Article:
DOHA: Qatar has been ranked as one of the top countries in the world in effectively managing its energy resources. The country has made rapid strides in ‘building institutions’ and ‘better governance’ of its extractive industry, Global research firm McKinsey Global Institute’s (MGI) latest report on energy-driven countries noted.
Qatar made to the top charts of a set of criterion set by MGI for effectively handling its resource sector and contributing to the rising global economy. The country ranked second among the top 10 countries in the world in terms of ‘economic development’.
The report “Reverse Curve: Maximising the potential of resource-driven economies“takes a closer look at how the global energy resource-driven can handle them more effectively in order to bolster the economic development. MGI set six benchmarks to indicate the elevation of the economic performance of 81 resource-rich countries so that they can continue to play a pivotal role in supplying natural resources to a rising global economy.
The benchmark index included Building the institutions and governance of the resources sector; Developing infrastructure; Ensuring robust fiscal policy and competitiveness; Supporting local content; Deciding how to spend a resources windfall wisely; and Transforming resource wealth into broader economic development.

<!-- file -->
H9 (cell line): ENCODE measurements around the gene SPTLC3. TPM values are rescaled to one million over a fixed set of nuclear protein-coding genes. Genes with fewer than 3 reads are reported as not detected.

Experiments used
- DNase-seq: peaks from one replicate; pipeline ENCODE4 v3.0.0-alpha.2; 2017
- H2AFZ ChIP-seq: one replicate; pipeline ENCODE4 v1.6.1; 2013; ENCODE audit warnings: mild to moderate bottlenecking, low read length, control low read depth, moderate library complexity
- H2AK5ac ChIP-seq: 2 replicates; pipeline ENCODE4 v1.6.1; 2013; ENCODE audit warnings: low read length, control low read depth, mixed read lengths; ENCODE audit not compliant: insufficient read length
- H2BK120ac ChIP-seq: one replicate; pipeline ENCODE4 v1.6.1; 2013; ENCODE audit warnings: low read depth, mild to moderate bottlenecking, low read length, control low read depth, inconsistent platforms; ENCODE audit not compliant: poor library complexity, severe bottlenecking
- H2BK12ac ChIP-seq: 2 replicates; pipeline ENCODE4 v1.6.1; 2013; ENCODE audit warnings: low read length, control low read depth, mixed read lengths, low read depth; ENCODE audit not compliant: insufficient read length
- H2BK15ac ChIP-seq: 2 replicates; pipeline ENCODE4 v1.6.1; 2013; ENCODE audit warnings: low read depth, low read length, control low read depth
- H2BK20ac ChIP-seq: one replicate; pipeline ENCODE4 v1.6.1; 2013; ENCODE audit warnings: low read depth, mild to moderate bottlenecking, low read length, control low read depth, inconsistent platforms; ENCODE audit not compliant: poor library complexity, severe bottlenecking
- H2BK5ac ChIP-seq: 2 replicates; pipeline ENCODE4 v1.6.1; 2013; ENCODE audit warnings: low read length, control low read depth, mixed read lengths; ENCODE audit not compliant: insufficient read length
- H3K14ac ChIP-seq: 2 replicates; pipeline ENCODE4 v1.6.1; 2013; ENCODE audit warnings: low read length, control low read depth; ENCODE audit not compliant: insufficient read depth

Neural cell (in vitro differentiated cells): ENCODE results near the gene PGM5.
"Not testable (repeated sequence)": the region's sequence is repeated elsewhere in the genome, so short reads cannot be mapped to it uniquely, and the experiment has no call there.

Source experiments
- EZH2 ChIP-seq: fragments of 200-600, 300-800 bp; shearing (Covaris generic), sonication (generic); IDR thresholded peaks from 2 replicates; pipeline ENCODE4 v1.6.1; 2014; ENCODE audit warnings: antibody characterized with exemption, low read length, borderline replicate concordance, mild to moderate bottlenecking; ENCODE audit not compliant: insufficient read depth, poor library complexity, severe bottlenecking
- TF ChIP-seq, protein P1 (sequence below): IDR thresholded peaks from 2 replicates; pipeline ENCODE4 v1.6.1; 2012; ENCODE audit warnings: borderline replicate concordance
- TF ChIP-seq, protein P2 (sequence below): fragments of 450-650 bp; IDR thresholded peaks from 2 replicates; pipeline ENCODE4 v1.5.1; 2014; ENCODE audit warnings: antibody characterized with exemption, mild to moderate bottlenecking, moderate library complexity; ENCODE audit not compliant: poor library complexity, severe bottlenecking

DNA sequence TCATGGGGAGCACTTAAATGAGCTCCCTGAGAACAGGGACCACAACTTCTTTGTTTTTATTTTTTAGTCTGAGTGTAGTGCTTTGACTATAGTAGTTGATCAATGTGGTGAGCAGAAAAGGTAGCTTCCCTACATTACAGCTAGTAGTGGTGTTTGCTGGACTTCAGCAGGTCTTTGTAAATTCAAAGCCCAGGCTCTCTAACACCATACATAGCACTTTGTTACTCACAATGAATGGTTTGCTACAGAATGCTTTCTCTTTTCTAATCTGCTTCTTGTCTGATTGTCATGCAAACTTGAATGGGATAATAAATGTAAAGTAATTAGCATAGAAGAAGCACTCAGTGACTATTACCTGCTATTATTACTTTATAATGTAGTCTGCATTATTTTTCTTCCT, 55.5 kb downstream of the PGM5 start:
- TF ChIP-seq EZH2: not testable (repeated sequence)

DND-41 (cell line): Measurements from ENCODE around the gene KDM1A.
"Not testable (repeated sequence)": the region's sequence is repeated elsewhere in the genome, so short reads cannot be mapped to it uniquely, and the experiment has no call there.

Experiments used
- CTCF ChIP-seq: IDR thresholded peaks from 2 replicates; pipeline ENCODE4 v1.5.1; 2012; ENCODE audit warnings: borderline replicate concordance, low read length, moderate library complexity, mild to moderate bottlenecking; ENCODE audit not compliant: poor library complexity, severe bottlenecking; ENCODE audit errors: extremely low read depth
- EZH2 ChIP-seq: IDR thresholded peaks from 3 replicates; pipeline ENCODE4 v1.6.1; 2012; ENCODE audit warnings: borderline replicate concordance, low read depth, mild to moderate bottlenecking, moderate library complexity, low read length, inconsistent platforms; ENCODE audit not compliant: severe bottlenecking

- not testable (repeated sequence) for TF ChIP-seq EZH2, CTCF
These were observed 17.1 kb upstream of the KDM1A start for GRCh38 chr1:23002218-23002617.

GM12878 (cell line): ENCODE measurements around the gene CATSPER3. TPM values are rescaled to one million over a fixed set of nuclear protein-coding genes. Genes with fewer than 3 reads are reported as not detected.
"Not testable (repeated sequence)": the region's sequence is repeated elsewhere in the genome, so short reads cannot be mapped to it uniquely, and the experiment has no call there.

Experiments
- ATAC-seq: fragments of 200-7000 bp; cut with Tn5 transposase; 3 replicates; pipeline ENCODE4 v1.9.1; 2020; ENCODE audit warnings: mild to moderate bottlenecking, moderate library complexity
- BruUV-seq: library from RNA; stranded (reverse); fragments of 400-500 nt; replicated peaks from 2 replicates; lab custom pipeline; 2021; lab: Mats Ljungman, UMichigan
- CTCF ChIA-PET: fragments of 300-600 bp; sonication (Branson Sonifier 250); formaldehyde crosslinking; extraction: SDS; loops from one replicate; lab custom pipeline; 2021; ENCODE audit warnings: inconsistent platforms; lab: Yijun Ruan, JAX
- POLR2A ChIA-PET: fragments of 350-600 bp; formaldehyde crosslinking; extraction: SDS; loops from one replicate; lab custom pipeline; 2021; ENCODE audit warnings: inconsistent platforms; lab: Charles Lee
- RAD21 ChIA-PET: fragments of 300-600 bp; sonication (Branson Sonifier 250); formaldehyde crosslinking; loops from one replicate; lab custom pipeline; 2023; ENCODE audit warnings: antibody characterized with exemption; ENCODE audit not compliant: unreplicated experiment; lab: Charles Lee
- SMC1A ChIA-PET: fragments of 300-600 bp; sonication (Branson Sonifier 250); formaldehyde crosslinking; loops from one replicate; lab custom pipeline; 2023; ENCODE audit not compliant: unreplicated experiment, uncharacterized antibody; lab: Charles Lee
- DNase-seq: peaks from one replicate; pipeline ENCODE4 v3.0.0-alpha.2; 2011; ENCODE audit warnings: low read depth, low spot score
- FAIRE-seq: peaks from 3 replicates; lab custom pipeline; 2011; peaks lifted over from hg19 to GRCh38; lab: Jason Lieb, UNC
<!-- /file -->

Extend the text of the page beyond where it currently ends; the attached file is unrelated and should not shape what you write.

Under the “Economic development” pillar Qatar that ranked second, after Norway and seventh place in “Institutions and Governance, in addition to featuring in high slots under other pillars.
Oman and UAE are among other GCC countries that have ranked top slots. “The Gulf countries, including Qatar, have made progress on some of these metrics, but they still have to improve their competencies in spending the windfall, and fiscal policy and competitiveness.”, the report noted. It also warned that the top players cannot rest on their laurels and will need to move quickly to remain relevant in the new global energy order. For example, Qatar is the world’s largest producer of liquefied natural gas, but by 2017 the country is facing big competition with Australia to the title largest LNG producer.
On the importance of the size of a country and its relative importance of the resource sectors, the report noted in countries with relatively small populations, such as Qatar, the extractive industry is far more important to economic development than in larger countries that are likely to have more diversified economy and larger domestic market. As a result, the extractive industry is the subject of much closer scrutiny by government in smaller countries.